Space Bastards is a new sci-fi action series coming from Humanoids early next year. Co-created by artist Darick Robertson and writers Eric Peterson & Joe Aubrey, the first arc of the series is illustrated by Robertson, with color art by Diego Rodriguez. The series follows David S. Proton, a down-on-his-luck accountant who joins the Intergalactic Postal Service looking to make some cash. Paired with Manny Corns, a physically-imposing mail carrier who calls himself “The Manicorn,” David soon learns that the world of mail delivery is unexpectedly cut-throat — literally — as freelance delivery people maim and kill each other over packages and large paydays.
Originally produced via a successful Kickstarter campaign, Space Bastards also features the work of artists like Simon Bisley, Clint Langley, and Dan Panosian. Not bad for a project dreamed up by a 13-year-old. The Beat chatted with Peterson and Aubrey about the long genesis of Space Bastards, how the project has evolved from the Kickstarter to its Humanoids iteration, and the relevance of a story about interstellar postal workers.
Joe Grunenwald: The Kickstarter for the first volume of Space Bastards mentions that this is an idea one of you has had since you were 13. Which of you maniacs came up with this, and what is it about the concept that’s made it stick with you for so long?
Joe Aubrey: Eric came up with the original idea – a guy, in over his head, delivering packages for the Intergalactic Postal Service in a ridiculously hostile universe.
Eric Peterson: As a kid of the ’80s and ’90s I just really wanted to make more stories about scoundrels in space. Han Solos. I wanted to see more of that side of the fiction I grew up with.
Grunenwald: How much has that initial idea evolved over the years, particularly once the two of you decided to pursue it together?
Peterson: Things evolved when we got together and started thinking about what would make someone take on such a dangerous job and how to make it even more dangerous. The Space Bastards universe is a mess – unemployment is sky high, the economy is tanking, and basic services are unreliable. Postal carriers are encouraged to intercept, kill, and steal from each other to complete deliveries. The courier that actually delivers the package gets paid – the rest get nothing.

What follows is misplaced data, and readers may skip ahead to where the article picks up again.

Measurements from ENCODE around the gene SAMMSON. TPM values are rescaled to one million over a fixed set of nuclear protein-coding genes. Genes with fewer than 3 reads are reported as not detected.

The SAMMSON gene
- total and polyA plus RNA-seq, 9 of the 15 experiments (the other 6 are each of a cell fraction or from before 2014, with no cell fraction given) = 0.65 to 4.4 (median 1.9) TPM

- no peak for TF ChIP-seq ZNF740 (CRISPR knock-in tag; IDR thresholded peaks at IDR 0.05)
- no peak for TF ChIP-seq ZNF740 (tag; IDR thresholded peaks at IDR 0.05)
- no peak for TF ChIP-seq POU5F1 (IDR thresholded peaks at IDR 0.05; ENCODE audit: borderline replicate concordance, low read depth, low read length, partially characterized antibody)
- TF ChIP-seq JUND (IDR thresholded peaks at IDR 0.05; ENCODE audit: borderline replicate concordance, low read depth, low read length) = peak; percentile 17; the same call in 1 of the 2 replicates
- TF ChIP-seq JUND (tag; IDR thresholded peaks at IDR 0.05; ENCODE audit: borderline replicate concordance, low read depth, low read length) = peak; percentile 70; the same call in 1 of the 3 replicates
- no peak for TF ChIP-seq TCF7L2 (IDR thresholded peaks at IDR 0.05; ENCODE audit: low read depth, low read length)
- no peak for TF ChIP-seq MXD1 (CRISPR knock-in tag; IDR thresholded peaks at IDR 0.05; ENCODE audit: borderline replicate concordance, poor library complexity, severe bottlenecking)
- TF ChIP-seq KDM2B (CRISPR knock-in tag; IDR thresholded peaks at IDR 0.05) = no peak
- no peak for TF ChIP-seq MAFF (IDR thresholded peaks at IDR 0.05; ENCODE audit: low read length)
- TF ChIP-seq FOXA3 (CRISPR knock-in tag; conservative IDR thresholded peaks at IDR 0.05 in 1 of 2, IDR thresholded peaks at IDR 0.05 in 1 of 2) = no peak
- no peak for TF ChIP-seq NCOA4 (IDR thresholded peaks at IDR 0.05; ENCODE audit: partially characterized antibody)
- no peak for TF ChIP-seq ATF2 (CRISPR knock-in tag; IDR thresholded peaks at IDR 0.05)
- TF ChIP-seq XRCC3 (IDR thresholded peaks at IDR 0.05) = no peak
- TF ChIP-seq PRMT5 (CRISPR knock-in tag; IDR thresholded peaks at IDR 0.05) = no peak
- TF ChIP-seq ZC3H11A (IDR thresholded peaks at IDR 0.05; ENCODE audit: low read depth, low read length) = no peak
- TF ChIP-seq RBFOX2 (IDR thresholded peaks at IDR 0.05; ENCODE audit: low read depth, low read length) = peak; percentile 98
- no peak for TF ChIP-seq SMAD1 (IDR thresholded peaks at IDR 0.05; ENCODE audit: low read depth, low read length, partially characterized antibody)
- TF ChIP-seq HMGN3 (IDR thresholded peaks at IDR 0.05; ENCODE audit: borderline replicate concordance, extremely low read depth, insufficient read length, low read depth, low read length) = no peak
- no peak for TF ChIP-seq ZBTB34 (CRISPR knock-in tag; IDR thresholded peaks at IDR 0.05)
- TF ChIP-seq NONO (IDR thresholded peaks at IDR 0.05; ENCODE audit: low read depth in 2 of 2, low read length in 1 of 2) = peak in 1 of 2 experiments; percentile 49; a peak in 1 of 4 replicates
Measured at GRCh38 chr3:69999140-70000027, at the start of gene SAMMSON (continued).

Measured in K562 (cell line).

Aubrey: The other big change was shifting focus to an ensemble cast of bastards. Having a full roster of characters with different backgrounds and different reasons for working for the postal service has really helped us tell a bigger story.
Grunenwald: Have you made any changes to Space Bastards between when the Kickstarter version of the book was completed and now? Is there anything you would change if you could?
Aubrey: One huge development for the project as a whole was forging a partnership with Humanoids shortly after the first Kickstarter. They have been amazingly supportive and helpful. We’ve learned a lot from them and even more from mistakes we’ve made. Can’t say I’d change anything though.
Peterson: We’ve made no significant changes to the overall story or tone. We’ve got even more material completed than 18 months ago.
Grunenwald: Space Bastards was originally a graphic novel and is now being presented as a seven-issue series. How did you approach breaking it up into satisfying issue-length pieces?
Peterson: We actually originally wrote these as serialized single issues. Each individual issue will present a complete story but all are part of a greater whole. The individual issues will be released through Humanoids in a unique reading order for fans who like reading every month.